Justice Served

When Guadalupe took her first job as a domestic worker she had high hopes for her future. She was thrilled to be earning her own money, and often dreamed of the day she would become a mother.

Never did she imagine that in an instant her whole world would change so drastically.

When Guadalupe was just 18 years old, the owner of the house she cleaned raped and impregnated her. She decided to continue the pregnancy but one day while at work, in the very same house where she was raped, she fell unconscious and had a miscarriage.

The worst, however, was far from over.

When Guadalupe woke up in the hospital, she was surrounded by police and learned that medical staff had accused her of having an abortion, something that in El Salvador is prohibited under any circumstances—even in cases of rape, incest, or to save a mother’s life. Guadalupe was treated like a criminal and declared a murderer. Ultimately, she was wrongfully convicted of aggravated homicide and sentenced to 30 years in prison for a crime that was not a crime at all, but rather a tragic medical emergency.

Unfortunately, Guadalupe is not alone.

El Salvador’s extreme abortion ban, one of the most inhumane abortion laws in the world, has resulted in the wrongful imprisonment of dozens of women who have suffered pregnancy-related complications, some serving sentences as long as 40 years.

Moved by the injustice of their stories, the Center launched a campaign in 2015 to free Guadalupe and other women like her nicknamed Las 17. After mounting significant international and local pressure demanding their freedom, four of Las 17—Guadalupe, Teresa, Mirna, and Sonia —have been set free.

Joining the Center’s campaign for justice for the remaining women behind bars, Guadalupe recently shared her story with the United Nations Committee on the Elimination of Discrimination Against Women (CEDAW), the principal international human rights body charged with ensuring the realization of women’s rights in states across the globe. Her powerful testimony painted a bleak picture of her time in prison:

Everything changed behind bars. There were 82 women sharing a cell with me. For over a year I slept on the floor; I was undernourished living in despicable conditions. Most of the time there was no water; we couldn’t bath ourselves. There were no doctors and if I needed them, there were no medicines either.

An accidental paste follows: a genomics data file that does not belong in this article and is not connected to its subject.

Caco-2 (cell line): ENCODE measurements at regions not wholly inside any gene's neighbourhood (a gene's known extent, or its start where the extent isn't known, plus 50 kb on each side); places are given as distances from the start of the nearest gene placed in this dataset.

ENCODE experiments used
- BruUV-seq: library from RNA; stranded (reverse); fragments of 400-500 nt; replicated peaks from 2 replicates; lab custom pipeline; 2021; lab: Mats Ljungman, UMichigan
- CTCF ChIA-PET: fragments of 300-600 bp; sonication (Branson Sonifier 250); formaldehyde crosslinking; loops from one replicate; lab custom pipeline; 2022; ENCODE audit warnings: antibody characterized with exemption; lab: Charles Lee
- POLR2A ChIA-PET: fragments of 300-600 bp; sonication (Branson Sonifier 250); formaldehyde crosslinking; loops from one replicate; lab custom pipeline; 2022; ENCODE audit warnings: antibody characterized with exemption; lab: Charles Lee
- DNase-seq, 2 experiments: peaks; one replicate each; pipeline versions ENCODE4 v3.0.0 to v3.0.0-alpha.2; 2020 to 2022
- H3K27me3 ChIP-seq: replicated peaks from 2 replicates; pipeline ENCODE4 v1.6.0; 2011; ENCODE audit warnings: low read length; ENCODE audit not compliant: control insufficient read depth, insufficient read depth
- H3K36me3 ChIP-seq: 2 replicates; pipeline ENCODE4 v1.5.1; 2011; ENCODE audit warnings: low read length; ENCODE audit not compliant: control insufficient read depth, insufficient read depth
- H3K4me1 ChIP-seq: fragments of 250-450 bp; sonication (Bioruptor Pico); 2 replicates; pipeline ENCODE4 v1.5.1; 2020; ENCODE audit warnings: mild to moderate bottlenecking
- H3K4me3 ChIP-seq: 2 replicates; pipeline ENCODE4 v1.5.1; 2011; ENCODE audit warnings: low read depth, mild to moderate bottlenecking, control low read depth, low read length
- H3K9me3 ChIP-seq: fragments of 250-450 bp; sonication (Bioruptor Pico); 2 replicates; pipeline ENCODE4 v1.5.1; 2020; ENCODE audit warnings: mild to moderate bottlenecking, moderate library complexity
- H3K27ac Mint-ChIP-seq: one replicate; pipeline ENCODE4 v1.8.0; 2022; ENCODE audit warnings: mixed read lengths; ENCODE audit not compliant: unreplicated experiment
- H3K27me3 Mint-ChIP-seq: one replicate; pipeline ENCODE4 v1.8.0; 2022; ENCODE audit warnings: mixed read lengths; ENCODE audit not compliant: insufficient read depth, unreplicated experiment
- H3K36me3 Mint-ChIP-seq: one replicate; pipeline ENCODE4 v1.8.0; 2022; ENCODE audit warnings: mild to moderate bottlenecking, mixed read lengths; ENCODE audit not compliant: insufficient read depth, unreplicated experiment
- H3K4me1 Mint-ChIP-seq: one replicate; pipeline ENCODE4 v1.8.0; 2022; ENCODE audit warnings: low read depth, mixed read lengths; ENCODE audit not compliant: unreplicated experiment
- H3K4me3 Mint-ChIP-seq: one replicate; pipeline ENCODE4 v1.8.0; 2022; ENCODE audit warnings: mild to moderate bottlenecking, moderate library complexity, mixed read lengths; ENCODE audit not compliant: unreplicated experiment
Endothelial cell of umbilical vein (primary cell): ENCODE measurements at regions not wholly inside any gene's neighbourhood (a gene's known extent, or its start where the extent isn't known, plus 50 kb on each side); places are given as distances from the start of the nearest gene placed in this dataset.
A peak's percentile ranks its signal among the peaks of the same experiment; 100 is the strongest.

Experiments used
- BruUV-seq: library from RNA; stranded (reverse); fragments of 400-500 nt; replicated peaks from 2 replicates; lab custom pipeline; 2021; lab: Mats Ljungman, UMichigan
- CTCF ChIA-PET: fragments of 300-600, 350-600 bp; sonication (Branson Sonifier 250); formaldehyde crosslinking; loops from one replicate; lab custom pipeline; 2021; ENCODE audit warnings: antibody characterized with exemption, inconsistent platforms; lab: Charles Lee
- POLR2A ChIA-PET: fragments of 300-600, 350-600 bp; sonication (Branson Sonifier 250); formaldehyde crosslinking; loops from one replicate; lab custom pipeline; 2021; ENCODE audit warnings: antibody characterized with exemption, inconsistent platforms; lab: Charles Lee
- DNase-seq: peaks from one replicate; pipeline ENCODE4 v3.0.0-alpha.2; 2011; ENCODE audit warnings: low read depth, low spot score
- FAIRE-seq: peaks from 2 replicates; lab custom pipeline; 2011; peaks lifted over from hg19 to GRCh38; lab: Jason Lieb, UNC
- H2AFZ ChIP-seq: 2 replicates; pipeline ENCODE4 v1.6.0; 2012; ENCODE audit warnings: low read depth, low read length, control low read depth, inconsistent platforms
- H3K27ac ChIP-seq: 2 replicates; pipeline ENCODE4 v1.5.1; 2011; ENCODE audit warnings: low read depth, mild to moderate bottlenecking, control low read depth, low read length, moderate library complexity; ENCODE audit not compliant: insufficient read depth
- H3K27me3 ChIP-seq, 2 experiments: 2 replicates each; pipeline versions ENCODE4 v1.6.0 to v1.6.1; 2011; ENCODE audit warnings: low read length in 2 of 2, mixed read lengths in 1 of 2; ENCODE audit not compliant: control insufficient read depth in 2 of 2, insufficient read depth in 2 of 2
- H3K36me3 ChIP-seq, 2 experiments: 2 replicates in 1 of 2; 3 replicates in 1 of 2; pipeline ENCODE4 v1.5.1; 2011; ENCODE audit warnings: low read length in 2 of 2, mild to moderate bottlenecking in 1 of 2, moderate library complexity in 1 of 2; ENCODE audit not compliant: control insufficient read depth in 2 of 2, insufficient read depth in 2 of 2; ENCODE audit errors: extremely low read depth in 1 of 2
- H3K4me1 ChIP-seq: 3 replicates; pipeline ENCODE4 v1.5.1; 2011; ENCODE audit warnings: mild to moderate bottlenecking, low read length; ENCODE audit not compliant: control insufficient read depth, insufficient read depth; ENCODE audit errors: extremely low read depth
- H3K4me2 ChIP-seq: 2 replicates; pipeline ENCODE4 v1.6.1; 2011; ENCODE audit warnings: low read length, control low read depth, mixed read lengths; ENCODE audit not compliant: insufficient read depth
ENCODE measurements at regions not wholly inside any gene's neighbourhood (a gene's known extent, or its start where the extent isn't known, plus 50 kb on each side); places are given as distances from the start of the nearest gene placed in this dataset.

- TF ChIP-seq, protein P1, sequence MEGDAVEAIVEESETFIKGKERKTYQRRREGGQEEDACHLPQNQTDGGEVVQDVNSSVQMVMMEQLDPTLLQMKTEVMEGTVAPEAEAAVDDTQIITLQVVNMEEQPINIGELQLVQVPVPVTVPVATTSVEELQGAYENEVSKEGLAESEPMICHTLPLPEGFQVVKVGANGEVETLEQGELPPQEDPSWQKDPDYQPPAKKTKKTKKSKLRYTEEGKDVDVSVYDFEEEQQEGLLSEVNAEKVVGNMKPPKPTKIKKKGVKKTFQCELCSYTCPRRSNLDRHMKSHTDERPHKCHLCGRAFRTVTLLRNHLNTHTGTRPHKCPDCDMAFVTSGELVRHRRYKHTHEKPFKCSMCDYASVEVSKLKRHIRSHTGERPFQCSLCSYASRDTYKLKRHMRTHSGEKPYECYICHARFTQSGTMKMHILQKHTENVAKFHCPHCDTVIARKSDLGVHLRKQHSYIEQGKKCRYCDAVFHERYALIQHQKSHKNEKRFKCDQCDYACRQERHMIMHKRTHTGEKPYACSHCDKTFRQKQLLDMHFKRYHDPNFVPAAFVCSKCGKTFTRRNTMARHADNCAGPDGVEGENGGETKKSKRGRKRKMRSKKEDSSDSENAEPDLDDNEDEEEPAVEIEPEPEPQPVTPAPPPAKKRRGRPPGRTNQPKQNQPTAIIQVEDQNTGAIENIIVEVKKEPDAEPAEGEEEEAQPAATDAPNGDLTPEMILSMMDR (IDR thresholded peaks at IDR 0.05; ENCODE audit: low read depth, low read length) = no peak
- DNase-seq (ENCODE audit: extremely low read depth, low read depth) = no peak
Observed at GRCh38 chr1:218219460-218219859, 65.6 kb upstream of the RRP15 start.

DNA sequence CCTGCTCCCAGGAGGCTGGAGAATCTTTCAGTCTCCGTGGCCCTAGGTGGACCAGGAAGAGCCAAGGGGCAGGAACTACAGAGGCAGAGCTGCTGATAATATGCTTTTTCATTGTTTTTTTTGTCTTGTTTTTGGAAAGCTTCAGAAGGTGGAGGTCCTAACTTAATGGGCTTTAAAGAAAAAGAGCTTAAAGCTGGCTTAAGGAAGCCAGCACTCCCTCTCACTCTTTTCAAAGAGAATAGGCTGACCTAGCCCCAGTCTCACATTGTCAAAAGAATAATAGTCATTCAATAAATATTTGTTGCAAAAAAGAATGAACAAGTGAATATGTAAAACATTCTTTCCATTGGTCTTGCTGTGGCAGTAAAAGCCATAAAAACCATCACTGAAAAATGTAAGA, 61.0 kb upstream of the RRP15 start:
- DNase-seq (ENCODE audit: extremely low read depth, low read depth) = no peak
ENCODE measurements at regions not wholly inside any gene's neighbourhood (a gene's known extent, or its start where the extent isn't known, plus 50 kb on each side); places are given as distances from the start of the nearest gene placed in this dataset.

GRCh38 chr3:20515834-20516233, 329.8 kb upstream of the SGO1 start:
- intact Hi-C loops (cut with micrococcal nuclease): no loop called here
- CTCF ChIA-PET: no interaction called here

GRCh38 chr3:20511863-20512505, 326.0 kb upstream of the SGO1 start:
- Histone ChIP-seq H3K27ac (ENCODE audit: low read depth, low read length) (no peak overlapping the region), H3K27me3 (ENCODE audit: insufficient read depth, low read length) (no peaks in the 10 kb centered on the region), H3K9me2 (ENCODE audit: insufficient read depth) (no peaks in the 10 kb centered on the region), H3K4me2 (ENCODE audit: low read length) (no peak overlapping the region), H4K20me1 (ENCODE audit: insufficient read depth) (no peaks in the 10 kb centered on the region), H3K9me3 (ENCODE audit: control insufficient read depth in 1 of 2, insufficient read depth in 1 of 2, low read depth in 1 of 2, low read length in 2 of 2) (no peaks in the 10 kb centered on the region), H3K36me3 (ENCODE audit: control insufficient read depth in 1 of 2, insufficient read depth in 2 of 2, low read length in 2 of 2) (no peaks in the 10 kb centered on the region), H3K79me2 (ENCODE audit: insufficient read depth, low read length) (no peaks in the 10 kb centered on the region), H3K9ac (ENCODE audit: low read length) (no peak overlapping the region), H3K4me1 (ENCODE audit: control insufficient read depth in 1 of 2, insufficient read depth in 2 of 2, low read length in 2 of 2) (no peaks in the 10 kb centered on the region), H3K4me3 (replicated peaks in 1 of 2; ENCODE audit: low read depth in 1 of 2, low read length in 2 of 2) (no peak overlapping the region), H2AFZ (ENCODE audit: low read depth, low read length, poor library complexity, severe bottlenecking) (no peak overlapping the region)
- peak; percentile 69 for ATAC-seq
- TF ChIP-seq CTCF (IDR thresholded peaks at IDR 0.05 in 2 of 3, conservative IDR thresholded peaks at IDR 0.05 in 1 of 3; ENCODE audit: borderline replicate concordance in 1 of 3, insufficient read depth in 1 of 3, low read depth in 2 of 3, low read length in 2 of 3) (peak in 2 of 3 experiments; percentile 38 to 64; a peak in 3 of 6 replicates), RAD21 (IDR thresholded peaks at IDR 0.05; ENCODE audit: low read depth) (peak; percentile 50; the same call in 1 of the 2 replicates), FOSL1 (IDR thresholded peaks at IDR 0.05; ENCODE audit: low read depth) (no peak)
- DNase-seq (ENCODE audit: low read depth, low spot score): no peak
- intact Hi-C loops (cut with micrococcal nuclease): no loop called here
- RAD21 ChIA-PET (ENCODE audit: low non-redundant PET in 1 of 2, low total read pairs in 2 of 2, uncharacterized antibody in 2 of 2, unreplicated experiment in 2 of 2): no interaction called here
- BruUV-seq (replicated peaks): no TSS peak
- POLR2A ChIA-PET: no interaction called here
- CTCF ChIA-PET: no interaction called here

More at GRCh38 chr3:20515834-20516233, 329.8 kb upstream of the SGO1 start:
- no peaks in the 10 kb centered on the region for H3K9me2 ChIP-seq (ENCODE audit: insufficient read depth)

Guadalupe served seven years and three months of her sentence before being released, a harrowing experience that fuels her desire to help the women she left behind, women who like her suffered terrible losses and were treated like criminals. She closed her remarks at CEDAW paying tribute to them:

Just like me, there are more than 17 women with similar stories to tell who continue to pay for sins that are not their own. I came here to you today representing them, to tell you that the time has come for justice to be made.

Guadalupe’s testimony at CEDAW served as part of a review of El Salvador’s human rights record. Following the Geneva meeting the committee recommended that the country repeal its total abortion ban.

In their recommendations, they urged the Salvadoran government to expedite a proposed law that at minimum would give women access to safe and legal abortion services in cases of rape, severe fetal impairments, and when a pregnancy puts their health or life at risk. In the meantime, they pressed the government to introduce a moratorium on the enforcement of the existing law. They also recommend that El Salvador reform its Criminal Procedure Code in an effort to eliminate the practice of health professional and public officials reporting women to the police based merely on the suspicious of abortion.

CEDAW further called on El Salvador to immediately review the cases of Las 17—a victory that is all too personal to Guadalupe.

On the Center’s work in El Salvador, Catalina Martinez Coral, regional director for Latin America, said: “We hope that the government of El Salvador will take the recommendations from CEDAW seriously, and work quickly to decriminalize abortion in their country. At the Center, we will continue to advocate for the rights of women in El Salvador, and around the world, and won’t stop fighting until every single wrongly imprisoned woman is set free.”

No woman should ever be unjustly imprisoned for suffering pregnancy-related complications. Now, thanks in large part to Guadalupe’s bravery, El Salvador’s Las 17 will finally find the justice they deserve. 

 

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